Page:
The Hidden Risks to Project Delivery

Nov 26, 2020

Projects go bad in multiple ways. And even when put through a project review, causes of failure can remain hidden. Scope creep is a good example. When it happens mid-project it’s usually obvious – changes to a project scope should be well documented and tracked through governance. But scope creep doesn’t just happen in flight. And when it’s baked into the very birth of a project, it can be just as devastating as in-flight change. 

Launching with the right plan

From sponsors adding items to the plan and refusing to cut elsewhere, all the way to project managers too timid to challenge, projects that launch with an unrealistic plan are doomed to fail. 

But that doesn’t stop it from happening – far too many projects get the green light with bloated scope. It’s a sure fire route to failure, with the hiss and a roar of a project launch only making the subsequent failure harder to manage. And when the project finds itself in front of the steerco explaining non-delivery and asking for cuts, launching with an unrealistic plan is unlikely to cut you much slack.  

Rigour up front is the best way to avoid this fate. If your PM and delivery team are telling you it’s complex and high risk, take it onboard and cut your cloth accordingly. The alternative is a reputation shredding in-flight failure, along with the negative value creep and benefit erosion under delivery will drive.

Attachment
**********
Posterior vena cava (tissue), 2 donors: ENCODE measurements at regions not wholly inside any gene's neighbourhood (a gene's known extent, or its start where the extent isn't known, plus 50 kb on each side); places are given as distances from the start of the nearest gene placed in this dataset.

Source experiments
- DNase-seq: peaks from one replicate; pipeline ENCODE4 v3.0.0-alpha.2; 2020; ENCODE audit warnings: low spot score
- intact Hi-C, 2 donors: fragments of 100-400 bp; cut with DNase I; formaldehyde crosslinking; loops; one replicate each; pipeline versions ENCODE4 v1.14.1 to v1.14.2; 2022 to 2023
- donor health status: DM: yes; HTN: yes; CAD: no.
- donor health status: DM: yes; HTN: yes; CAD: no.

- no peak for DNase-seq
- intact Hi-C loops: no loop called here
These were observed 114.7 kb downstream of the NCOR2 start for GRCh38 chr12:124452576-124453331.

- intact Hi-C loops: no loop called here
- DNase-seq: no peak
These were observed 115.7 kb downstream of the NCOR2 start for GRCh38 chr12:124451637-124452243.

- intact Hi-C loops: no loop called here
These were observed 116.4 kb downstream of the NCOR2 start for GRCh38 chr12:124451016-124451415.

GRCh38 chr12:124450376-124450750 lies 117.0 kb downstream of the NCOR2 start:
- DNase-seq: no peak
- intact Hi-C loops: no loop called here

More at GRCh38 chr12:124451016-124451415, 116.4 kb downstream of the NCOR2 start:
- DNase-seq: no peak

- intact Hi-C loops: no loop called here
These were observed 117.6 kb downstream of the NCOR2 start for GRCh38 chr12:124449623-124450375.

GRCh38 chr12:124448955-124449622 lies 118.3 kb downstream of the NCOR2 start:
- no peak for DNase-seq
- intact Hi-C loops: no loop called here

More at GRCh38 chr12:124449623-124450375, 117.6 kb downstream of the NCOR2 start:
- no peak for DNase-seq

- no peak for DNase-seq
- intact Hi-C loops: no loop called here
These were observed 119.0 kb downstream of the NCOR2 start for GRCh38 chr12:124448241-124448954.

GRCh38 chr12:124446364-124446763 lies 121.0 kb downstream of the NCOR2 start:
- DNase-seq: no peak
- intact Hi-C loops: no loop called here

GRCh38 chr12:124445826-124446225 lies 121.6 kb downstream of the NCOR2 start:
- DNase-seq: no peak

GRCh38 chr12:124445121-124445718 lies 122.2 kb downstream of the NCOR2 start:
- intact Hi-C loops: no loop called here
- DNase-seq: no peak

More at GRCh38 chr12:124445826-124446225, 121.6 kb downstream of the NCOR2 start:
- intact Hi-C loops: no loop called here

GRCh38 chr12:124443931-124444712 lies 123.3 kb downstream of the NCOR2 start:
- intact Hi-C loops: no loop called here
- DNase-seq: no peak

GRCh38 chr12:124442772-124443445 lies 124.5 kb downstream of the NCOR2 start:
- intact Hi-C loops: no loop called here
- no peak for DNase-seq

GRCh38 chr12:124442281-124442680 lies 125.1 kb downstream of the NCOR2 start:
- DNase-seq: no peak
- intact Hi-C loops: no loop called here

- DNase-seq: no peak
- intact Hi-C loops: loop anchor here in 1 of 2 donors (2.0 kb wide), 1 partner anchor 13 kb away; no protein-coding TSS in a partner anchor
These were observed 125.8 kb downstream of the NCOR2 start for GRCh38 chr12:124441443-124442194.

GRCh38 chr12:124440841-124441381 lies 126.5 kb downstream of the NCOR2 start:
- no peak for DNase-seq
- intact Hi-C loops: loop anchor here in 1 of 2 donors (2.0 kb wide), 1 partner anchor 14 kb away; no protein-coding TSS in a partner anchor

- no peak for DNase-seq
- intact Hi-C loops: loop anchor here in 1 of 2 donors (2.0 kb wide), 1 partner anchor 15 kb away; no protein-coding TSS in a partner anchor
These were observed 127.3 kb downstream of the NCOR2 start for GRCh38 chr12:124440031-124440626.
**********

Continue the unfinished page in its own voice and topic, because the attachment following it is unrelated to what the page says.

Keeping your team on track

Another equally insidious form of failure is delivery creep. The worst thing about delivery creep is it often comes from your most passionate groups, the ones who care most about the business. These are the guys who always want to do more, improving on their delivery and execution. In doing so they run the risk of overreaching, and losing their North Star.

Recently I’ve been working with a cracking project team, alongside a first rate sponsor. Some of the stakeholders have asked for additional functionality, associated with a linked but future initiative. Here’s the problem – not only is this distracting the team, the additional functionality isn’t part of our agreed minimum viable product, and chasing it just adds complexity and increased risk, threatening our sacrosanct go-live date.

My job has been coaching and persuading them, with the help of the sponsor, that the project MVP is our North Star. Anything else is just noise. 

You see, we’re not judged on whether we deliver the extra functionality or additional scope.  Allowing delivery creep threatens the project and puts reputations at risk. 

Whether it’s your own, or that of a project, reputations are hard earned.  So why take the risk?

In this case we’ve kept delivery to our scope and managed to keep our North Star. But the threat to project delivery of scope and delivery creep are constant, and it’s your job as sponsor or PM to keep this under control.